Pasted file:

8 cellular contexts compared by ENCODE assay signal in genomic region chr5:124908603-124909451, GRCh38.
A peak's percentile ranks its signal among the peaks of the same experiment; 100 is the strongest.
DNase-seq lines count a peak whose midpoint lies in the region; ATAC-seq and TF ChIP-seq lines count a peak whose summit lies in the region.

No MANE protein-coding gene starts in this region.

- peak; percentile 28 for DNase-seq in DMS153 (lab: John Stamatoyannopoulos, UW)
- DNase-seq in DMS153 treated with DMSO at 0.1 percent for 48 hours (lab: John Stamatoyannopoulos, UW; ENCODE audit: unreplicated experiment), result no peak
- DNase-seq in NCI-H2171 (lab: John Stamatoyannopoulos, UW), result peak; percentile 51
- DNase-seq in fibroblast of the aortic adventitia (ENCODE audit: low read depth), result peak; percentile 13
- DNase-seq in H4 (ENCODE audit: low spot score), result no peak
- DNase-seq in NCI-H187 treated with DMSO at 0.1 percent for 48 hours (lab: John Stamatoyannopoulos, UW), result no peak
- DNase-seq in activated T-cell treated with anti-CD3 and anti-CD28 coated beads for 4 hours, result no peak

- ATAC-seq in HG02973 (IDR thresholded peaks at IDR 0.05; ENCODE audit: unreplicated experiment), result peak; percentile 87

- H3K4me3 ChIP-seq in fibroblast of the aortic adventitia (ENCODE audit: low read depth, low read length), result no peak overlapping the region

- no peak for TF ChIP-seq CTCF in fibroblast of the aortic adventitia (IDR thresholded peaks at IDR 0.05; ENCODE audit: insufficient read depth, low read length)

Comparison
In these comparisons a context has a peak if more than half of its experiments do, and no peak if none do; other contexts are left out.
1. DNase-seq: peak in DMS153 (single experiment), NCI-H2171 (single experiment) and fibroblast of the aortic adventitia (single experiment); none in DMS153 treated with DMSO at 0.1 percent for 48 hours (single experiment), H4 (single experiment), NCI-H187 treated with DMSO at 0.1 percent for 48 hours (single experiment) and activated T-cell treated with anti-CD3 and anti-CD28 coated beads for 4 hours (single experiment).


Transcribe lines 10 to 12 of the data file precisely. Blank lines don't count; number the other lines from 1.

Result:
- DNase-seq in NCI-H187 treated with DMSO at 0.1 percent for 48 hours (lab: John Stamatoyannopoulos, UW), result no peak
- DNase-seq in activated T-cell treated with anti-CD3 and anti-CD28 coated beads for 4 hours, result no peak

- ATAC-seq in HG02973 (IDR thresholded peaks at IDR 0.05; ENCODE audit: unreplicated experiment), result peak; percentile 87